STOCKHOLM — Three U.S. scientists won the Nobel Prize for chemistry on Wednesday for pioneering work on computer programs that simulate complex chemical processes and have accelerated progress in areas from drugs to solar energy.
The Royal Swedish Academy of Sciences, awarding the prize of 8 million crowns ($1.25 million) to Martin Karplus, Michael Levitt, and Arieh Warshel, said their work had effectively taken chemistry into cyberspace. Gone were the days of modeling reactions using plastic balls and sticks.
"Today the computer is just as important a tool for chemists as the test tube," the academy said in a statement. "Computer models mirroring real life have become crucial for most advances made in chemistry today.
"Chemical reactions occur at lightning speed; electrons jump between atomic nuclei, hidden from the prying eyes of scientists," the academy added.
In drug design, for example, researchers can now use computers to calculate how an experimental medicine will react with a particular target protein in the body by working out the interplay of atoms.
But the approach also has applications in industrial processes, such as the design of solar cells or catalysts used in cars.
Ultimately, the ability to computerize such complex chemical processes might make it possible to simulate a complete living organism at the molecular level — something Levitt has described as one of his dreams.
"It's like seeing a watch and wondering how actually it works," Warshel, talking about the use of computer programs, told reporters in Stockholm by phone link. "You can use it to design drugs, or in my case, to satisfy your curiosity."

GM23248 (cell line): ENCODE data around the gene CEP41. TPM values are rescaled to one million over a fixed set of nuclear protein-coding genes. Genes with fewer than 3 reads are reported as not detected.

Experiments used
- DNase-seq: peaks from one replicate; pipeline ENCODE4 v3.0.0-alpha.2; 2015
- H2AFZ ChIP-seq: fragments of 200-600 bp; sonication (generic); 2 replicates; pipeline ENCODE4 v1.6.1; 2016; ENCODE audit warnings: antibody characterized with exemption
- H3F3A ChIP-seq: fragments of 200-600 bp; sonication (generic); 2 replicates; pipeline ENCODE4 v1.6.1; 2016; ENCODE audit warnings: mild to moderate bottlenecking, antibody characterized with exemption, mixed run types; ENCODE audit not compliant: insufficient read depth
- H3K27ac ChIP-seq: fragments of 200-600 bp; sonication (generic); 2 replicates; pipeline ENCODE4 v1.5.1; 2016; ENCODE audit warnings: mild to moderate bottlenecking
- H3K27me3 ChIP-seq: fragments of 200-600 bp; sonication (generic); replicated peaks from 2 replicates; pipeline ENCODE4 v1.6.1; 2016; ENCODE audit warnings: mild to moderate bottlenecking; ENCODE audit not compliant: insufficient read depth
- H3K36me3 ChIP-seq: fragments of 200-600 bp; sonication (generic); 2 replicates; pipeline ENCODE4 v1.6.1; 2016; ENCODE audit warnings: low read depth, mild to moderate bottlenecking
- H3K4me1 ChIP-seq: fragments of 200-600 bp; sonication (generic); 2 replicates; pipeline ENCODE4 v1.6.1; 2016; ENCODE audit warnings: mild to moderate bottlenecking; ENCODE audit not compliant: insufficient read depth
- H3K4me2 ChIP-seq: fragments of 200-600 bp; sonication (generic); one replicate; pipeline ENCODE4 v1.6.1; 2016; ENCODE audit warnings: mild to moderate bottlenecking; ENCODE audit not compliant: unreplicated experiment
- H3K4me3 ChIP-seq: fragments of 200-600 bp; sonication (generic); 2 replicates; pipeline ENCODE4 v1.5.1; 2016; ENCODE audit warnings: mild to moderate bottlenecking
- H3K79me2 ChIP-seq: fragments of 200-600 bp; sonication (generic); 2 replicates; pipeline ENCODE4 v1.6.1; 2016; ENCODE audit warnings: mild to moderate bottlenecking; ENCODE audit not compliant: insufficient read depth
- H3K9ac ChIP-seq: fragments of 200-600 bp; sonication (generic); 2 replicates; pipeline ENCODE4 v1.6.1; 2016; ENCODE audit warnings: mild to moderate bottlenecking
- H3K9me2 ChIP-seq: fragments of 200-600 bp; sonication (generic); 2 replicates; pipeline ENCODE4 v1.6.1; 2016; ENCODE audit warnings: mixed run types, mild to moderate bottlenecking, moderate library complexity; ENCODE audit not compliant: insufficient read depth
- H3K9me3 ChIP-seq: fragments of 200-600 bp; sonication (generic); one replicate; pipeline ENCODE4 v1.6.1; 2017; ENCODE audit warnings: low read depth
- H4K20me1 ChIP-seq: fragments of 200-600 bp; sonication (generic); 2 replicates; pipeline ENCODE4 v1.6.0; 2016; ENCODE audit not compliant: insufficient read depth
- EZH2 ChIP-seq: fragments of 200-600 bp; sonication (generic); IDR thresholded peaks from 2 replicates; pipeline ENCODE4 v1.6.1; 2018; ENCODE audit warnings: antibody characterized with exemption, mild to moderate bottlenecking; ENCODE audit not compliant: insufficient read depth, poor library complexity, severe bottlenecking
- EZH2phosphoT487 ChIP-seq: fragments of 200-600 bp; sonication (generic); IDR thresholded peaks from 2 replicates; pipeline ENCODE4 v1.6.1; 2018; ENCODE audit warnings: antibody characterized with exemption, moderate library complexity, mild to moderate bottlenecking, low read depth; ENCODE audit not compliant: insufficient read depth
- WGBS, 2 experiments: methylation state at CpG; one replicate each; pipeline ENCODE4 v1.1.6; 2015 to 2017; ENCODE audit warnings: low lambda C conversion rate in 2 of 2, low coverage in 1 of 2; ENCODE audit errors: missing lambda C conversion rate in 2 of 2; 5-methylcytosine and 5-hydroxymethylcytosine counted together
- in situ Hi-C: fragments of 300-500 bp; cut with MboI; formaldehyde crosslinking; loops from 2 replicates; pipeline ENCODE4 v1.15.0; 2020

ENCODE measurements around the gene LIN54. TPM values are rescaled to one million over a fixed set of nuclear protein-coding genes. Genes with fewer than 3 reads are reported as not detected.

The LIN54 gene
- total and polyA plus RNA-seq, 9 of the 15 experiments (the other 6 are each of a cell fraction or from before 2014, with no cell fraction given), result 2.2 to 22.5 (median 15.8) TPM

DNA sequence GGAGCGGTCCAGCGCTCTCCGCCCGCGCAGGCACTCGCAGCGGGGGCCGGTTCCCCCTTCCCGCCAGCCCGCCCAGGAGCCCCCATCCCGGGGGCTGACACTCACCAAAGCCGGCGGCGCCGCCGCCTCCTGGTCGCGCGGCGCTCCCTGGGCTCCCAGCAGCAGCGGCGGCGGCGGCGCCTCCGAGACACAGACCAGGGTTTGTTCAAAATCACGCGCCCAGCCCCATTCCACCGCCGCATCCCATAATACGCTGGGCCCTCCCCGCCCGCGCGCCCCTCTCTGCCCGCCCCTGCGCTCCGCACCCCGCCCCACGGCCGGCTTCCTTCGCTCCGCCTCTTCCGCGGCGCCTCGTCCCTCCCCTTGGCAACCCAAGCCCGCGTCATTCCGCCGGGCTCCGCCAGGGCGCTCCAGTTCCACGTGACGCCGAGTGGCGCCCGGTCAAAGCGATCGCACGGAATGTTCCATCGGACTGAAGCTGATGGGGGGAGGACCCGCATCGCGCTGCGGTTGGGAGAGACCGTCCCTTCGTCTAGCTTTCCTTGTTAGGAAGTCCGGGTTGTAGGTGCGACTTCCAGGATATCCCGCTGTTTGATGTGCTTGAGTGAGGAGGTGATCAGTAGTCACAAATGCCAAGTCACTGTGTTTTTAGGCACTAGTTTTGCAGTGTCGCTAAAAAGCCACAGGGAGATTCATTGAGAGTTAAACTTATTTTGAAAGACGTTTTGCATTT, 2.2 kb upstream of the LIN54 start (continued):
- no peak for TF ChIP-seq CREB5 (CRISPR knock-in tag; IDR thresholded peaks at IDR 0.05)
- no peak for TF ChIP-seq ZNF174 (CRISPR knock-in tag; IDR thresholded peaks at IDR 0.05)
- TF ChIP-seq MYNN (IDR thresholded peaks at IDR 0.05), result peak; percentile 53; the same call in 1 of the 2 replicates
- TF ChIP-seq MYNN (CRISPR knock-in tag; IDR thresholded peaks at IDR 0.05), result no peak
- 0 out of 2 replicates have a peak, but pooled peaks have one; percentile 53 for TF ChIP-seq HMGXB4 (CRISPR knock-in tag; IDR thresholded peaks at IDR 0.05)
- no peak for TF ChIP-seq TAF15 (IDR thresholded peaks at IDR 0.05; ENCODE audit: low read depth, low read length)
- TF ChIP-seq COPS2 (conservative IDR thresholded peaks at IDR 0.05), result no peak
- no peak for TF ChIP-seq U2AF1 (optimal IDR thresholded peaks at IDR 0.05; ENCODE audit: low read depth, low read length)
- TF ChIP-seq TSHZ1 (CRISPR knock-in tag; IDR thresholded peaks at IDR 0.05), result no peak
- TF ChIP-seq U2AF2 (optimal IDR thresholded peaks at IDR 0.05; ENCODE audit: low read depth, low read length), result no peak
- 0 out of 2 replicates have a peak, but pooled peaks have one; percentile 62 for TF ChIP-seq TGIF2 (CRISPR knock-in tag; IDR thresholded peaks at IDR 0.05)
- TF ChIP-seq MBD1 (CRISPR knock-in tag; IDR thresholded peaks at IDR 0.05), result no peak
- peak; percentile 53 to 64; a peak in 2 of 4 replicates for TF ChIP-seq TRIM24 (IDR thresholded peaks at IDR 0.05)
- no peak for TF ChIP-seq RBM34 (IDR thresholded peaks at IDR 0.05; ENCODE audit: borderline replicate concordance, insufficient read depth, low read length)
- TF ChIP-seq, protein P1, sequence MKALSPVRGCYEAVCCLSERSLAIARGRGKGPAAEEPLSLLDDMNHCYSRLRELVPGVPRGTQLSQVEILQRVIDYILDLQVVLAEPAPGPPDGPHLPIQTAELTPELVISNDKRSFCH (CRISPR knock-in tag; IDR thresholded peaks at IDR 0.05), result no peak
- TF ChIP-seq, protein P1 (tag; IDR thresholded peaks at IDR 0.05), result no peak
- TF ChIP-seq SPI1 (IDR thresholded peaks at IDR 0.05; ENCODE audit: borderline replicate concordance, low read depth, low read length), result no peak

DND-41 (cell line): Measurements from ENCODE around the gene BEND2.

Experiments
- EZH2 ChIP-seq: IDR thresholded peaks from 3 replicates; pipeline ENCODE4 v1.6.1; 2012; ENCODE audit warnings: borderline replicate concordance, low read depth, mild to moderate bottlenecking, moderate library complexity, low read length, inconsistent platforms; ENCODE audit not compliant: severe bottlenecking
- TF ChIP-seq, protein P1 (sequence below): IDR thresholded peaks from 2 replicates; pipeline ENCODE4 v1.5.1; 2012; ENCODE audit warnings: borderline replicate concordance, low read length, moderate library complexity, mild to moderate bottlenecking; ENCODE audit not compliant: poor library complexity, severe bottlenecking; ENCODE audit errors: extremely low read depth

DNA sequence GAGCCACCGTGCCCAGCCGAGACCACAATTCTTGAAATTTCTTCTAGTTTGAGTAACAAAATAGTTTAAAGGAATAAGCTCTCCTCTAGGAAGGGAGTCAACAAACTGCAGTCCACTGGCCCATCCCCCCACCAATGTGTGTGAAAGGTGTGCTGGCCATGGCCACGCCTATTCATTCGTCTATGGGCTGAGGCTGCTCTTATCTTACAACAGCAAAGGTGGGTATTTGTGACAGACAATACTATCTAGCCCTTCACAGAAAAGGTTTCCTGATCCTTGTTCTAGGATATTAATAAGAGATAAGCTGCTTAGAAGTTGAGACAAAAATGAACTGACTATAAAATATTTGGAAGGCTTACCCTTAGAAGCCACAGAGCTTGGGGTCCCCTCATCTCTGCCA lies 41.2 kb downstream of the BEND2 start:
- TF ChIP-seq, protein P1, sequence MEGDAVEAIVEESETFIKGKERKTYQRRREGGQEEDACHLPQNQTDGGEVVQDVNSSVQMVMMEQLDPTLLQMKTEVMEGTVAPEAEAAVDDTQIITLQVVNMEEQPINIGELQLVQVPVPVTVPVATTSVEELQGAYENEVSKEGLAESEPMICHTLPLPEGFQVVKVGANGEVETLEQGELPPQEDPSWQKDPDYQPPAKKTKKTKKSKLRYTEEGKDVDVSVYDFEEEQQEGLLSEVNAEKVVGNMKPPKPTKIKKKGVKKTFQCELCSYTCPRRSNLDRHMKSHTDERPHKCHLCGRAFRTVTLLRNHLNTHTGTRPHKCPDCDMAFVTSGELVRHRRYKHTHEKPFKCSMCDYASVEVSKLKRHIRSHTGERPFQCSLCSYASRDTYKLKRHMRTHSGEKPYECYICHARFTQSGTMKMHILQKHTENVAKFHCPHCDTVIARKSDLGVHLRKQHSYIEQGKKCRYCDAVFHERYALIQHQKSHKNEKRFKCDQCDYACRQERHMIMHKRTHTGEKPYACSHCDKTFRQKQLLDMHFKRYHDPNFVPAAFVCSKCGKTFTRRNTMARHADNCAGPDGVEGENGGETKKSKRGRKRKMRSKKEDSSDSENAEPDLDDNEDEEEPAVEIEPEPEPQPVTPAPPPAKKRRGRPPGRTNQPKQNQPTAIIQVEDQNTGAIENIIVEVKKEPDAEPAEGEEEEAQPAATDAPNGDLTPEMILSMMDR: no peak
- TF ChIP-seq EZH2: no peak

Karplus, a U.S. and Austrian citizen, carries out research at the University of Strasbourg and Harvard University. Levitt, a U.S. and British citizen, is at the Stanford University School of Medicine.
Warshel, a U.S. and Israel citizen, is a professor at the University of Southern California, Los Angeles.
Chemistry was the third of this year's Nobel prizes. The prizes for achievements in science, literature and peace were first awarded in 1901 in accordance with the will of businessman and dynamite inventor Alfred Nobel.
"It has revolutionized chemistry," Kersti Hermansson, professor in organic chemistry at Uppsala University, said of the computer modeling.
"When you solve equations on the computer, you obtain information that is at such detail it is almost impossible to get it from any other method. . . . You can really follow like a movie, in time and in space. This is fantastic detail."
"With that knowledge you can solve problems, determine why things happen - energy problems, corrosion, chemical reactions, materials, why the properties are how they are and how you could improve them to design better materials."
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